From this point on, your email address and phone number will be linked to your device’s Media Access Control (MAC) address. This is a unique ID that’s visible to hotspot providers when you connect to their network. Since hotspot providers have exclusive deals with thousands of eateries and public places, you can be tracked in a wide variety of areas.

This way, if someone visits a store on Monday and frequents another store on Thursday, advertisers will be able to recognize it’s the same person due to the same MAC address being used in both locations.

Over time, this can become a detailed map of someone’s daily habits. Advertisers will be able to know exactly where you shop, where you work and what places you visit at what times of the day.

This data is meant to be used by retailers and marketers alike, so they can better understand peak versus off-hours, calculate waiting times for their customers and arrange their staff according to how busy the stores will be.

The use of this information by advertisers is already an invasion of your privacy… but imagine the dangers it could pose if an unsavory character had access to a detailed itinerary of where you would be at specific times throughout the day.

If you thought this was only used by the occasional retailer, think again.

London’s Tube network announced in mid-2019 that they would roll out Wi-Fi tracking by default. Transport for London (TfL) explained the rationale: to enhance in-station marketing analytics and understand how commuters move across the network and through stations. This would help TfL to provide improved alerts about delays and congestion.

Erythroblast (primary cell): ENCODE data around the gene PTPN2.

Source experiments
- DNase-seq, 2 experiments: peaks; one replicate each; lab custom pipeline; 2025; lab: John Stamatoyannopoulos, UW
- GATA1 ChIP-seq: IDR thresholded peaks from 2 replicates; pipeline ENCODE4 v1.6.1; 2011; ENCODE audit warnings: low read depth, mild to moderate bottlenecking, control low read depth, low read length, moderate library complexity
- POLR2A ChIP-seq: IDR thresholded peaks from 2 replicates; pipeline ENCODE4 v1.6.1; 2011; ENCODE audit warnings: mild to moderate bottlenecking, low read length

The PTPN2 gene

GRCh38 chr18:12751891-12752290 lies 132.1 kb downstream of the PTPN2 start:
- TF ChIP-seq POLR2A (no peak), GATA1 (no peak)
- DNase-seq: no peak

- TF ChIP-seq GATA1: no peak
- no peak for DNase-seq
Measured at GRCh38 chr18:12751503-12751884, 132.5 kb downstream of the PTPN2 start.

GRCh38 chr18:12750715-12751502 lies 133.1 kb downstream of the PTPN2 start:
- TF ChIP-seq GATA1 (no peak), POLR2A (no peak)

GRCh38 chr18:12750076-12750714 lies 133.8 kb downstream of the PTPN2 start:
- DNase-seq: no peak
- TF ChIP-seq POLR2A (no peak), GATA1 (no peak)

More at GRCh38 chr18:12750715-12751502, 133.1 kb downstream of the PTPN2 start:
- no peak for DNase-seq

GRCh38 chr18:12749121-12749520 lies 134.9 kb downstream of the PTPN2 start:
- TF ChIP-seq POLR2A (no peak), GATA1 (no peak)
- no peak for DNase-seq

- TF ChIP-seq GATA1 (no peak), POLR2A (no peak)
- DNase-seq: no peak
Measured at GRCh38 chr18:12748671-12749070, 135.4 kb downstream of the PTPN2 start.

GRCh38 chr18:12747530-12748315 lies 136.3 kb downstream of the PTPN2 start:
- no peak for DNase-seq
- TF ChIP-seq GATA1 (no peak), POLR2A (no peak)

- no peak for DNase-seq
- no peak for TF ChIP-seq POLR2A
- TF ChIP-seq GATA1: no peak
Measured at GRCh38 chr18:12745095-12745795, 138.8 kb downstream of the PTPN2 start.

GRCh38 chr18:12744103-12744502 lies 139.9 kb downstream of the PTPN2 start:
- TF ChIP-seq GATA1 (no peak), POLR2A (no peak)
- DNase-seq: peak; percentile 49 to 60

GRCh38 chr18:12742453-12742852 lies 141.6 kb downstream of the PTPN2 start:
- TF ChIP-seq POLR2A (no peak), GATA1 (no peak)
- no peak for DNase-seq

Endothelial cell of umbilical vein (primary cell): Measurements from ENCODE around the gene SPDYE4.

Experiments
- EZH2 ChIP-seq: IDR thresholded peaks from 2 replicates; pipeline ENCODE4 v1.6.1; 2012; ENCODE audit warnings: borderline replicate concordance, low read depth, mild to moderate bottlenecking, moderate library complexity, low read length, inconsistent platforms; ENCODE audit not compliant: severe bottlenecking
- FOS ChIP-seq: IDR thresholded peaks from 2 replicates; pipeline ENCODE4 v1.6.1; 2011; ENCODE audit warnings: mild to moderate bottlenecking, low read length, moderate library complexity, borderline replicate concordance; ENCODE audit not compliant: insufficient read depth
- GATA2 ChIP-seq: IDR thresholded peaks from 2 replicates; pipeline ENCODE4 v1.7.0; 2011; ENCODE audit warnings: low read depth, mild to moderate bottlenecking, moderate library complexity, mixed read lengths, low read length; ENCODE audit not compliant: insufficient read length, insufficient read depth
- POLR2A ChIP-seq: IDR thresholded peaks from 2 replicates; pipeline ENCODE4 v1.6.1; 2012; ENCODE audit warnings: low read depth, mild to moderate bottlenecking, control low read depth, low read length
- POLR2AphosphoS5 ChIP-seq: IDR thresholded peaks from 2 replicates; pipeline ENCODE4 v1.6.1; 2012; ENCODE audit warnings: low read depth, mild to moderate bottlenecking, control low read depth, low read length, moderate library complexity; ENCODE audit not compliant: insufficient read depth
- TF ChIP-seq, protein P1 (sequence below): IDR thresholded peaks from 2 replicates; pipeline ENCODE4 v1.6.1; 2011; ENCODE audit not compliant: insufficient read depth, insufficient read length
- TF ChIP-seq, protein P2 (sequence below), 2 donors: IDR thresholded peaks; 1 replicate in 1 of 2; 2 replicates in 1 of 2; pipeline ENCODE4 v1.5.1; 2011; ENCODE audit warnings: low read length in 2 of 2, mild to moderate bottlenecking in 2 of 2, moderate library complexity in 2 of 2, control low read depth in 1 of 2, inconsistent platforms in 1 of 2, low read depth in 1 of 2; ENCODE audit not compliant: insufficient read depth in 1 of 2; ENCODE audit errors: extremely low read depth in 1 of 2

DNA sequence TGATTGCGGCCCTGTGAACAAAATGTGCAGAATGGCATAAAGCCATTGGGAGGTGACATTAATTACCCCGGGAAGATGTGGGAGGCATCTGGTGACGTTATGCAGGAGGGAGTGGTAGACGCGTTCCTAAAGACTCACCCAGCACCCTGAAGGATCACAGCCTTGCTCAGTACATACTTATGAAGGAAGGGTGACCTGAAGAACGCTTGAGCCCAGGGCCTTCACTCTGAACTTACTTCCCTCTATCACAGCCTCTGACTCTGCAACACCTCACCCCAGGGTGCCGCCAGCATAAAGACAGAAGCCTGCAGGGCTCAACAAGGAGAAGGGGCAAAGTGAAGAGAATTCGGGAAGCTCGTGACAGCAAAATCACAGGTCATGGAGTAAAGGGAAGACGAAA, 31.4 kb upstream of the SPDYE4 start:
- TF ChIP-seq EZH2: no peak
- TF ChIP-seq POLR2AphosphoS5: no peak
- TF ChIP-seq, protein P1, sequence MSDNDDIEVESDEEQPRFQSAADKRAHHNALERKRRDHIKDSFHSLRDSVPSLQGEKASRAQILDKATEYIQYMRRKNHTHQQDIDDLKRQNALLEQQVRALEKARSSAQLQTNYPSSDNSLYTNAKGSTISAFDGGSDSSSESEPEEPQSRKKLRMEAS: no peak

Commuters can choose to opt out by disabling their WIFI or putting their phone into airplane mode as they use the network.

Though they claim each MAC address they collect will be depersonalized and encrypted to prevent commuters from being identified, attempts in recent years to reverse engineer this type of encryption have proven successful.

What you can do to protect your privacy.

Don’t get us wrong; public WIFI is fantastic. It’s convenient, widely accessible, free to use, and helps many people throughout their daily lives. That being said, it does come with its risks, so using it wisely with its potential dangers in mind is the key to staying safe online.

Here are a few things you can do to protect your privacy on public Wi-Fi:

  • Use a proxy provider. As we discussed earlier, using a proxy will eliminate most of these exploits, allowing you to have your cake and eat it.
  • Use a VPN. Virtual Private Networks encrypt your data travelling to and from your device, keeping you safe from
  • Disable your WIFI when you’re not using it. Not only will it prevent these hotspots from tracking you, but it’ll also save you battery life.
  • Don’t sign in with social media. These sites typically allow you to skip the email address part of the login if you sign up with your social media accounts instead. However, your social media profile is a treasure trove of information about you, whether it’s your work details of your LinkedIn or your Instagram followers.
  • Read the privacy policy. Yes, we mean it. These only take a few minutes to read, but doing so gives you peace of mind in knowing exactly what parts of your data are being shared.
  • If you use public WIFI, surf with discretion. Don’t access your bank account or any other sensitive information on public WIFI. Stick to your regular web browsing